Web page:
@Anonymous #136
    The question of left over bread exists in no small part because I served in a church with willing bakers who made bread that simply won’t keep for more than a few days with out molding.
    There’s an old phrase I’ve heard, “It might be easier for a child to believe that a wafer is the body of Christ than to believe that it’s really bread.” Jesus used the ordinary passover bread and wine. We ought not be surprised by logistical challenges in our congregations that grow out of a desire to do the very same thing, use ordinary bread, in Holy Communion. In that prior congregation the left overs have been consumed by communicants cleaning up after communion.
    pax
    John

  3. @Rev. Thomas C. Messer #1
    It’s surprising to me, then, that we have no Communion hymns that explicitly worship the elements and spell that out. We have so much rich Holy Communion theology in our hymns. It’s surprising that we missed that part.

  4. @Old Time St. John’s #3

    I honestly have no idea what you mean. As far as I can tell, all of our Communion hymns confess exactly what I said in my last response.

    What is on the altar after the Consecration? What does the pastor hold in his hands at the Pax Domini? Lutherans answer: Christ, the Lamb of God who takes away the sin of the world.

    Are you suggesting that we answer: Elements?

  5. I guess that the first verse of Oh Living Bread From Heaven does what I’m talking about. That’s the only example that I can find, but one is sufficient. Thank you.

  6. @Walter R Wagner #6
    Yes, is is outstanding, as are “Soul, Adorn Thyself with Gladness” and “I Come, Oh Savior, to Thy Table.” I was looking for a communion hymn or verses that address the elements directly, though–talking to them rather than about them. I only found the one example.

  7. Just a gentle reminder: The Book of Concord, in particular the Formula, makes it very clear that:

    (1) The Lord’s body and blood are actually and truly present, on the alter, in the pastor’s hand, and given into the mouth of the communicants as a result of the Lord Christ’s words of instituting and consecrating power, not as a result of a human being’s words. Therefore, within the conduct of the Divine Service, reverence and honor is to be shown to the Lord’s body and blood present under the bread and wine.

    (2) After all have been communed, there is no further promise from our Lord that He will remain forever present under the elements that have been consecrated, if they are not consumed. Any such doubt or question about what the status is of the remaining bread and wine should be resolved, as every Lutheran divine counsels, by reverent consumption of the remaining bread and wine.

    The use of a Tabernacle, with the stated intention of storing up and enclosing what is said to be the body and blood of Christ is both unnecessary and not in line with our public confession of faith.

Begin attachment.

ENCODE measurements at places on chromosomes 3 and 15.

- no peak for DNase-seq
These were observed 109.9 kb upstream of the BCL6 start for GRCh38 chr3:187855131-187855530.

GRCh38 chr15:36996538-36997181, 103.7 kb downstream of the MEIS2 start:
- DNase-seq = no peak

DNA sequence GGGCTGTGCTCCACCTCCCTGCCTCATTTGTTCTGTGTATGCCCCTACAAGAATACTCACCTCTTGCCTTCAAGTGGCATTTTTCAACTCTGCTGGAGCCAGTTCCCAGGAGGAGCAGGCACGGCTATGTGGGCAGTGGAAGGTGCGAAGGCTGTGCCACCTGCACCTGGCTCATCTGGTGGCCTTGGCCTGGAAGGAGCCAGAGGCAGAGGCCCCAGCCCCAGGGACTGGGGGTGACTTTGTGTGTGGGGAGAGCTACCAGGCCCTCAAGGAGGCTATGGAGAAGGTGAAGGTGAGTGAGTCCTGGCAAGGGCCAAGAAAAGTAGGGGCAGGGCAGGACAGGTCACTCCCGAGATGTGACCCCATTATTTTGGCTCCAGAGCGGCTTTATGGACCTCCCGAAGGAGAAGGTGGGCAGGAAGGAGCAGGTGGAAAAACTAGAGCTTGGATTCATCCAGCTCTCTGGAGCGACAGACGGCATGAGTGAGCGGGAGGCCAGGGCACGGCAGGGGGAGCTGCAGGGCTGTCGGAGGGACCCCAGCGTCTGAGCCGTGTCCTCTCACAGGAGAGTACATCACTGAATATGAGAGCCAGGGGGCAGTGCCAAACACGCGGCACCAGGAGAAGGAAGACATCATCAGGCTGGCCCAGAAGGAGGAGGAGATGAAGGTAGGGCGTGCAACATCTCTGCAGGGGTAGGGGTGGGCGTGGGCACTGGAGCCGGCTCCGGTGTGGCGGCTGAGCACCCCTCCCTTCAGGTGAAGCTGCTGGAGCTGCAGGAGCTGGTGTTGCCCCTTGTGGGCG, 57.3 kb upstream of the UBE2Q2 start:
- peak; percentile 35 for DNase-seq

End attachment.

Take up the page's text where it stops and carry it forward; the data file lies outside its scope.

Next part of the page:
Ironically, in the congregation most vocally trumpeting their use of a tabernacle, there is such a low Sunday morning attendance at Divine Service and consequently an even lower number of people communing, there is no valid excuse for having left over elements from the celebration of the Sacrament that could not/should not be reverently consumed to remove all questions.

    We do best to follow the wisdom of our fathers and consume the reliquiae so as to avoid all this needless squabbling about what their status is.

    We do not combat “receptionism” by over-doing it on the other side of the equation.

    Christ said, “Take and eat” not “Take, bless, distribute most of it and eat most of it and then what is left store up for next time.”

  8. Rev. McCain,

    I do not find # 2 in the Book of Concord. There is no reason to assume that the elements cease to be the Lord’s Body and Blood at any time, is there? As long as the purpose is still to eat, why impose a time limit when our Lord does not?

    In what way is use of a Tabernacle not in line with our public confession of faith? Is it not a reverent way to deal with left overs for the sake of consumption? Since Christ did not specify a minimum time to consume, then why should we assume it?

    As for our fathers, some of them expressly did reserve in tabernacles. Edward Peters in his book Origin and Meaning documents some of the 16th century churches’ practices, some of which were reserving the elements. So it is not introduction of something new.

  9. The pastor in our Synod who most assiduously strives to put forward the use of a Tabernacle, claiming that when he kneels toward it, he is adoring the Incarnate Lord and describing others who do not follow his opinion as being suspect of being Arians, has no excuse for having left over elements after his communion services. Further, he never has explained, in spite of my repeated questions, why, if he believes it to be the body and blood of Christ he does not institute perpetual adoration at his congregation, further he never did explain why/how he consecrates the elements in a hospital room, merely saying only that to do so is awkward…in other words, his position and pastoral practice is shaky, at best. Now as to why we do not practice such a thing.